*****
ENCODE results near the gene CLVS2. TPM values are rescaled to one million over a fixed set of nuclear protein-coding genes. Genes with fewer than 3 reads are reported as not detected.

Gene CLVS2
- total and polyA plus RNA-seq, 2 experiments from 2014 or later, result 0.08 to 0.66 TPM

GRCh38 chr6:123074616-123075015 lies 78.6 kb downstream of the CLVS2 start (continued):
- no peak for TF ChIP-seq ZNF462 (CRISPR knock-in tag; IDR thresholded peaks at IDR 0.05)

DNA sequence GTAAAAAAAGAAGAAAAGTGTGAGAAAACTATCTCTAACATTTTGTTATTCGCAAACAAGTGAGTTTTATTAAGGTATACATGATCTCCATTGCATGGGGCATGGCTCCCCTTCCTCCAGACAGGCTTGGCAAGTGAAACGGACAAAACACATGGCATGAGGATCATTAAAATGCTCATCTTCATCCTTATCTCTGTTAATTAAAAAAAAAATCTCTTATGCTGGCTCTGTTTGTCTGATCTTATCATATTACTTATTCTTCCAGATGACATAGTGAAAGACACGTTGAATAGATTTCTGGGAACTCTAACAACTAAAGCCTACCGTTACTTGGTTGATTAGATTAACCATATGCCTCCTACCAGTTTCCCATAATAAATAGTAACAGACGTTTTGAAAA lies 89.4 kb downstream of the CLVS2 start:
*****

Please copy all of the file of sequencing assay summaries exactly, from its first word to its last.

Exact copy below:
ENCODE results near the gene CLVS2. TPM values are rescaled to one million over a fixed set of nuclear protein-coding genes. Genes with fewer than 3 reads are reported as not detected.

Gene CLVS2
- total and polyA plus RNA-seq, 2 experiments from 2014 or later, result 0.08 to 0.66 TPM

GRCh38 chr6:123074616-123075015 lies 78.6 kb downstream of the CLVS2 start (continued):
- no peak for TF ChIP-seq ZNF462 (CRISPR knock-in tag; IDR thresholded peaks at IDR 0.05)

DNA sequence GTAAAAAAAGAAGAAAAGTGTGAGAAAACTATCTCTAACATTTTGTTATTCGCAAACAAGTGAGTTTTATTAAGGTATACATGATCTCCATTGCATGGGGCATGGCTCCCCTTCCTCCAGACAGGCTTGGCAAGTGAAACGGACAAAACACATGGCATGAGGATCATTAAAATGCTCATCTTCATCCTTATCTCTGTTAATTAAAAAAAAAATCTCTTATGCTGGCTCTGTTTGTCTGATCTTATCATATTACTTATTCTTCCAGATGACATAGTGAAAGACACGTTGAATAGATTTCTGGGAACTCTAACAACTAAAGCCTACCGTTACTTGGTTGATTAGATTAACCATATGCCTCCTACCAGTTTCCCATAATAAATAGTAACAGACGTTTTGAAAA lies 89.4 kb downstream of the CLVS2 start: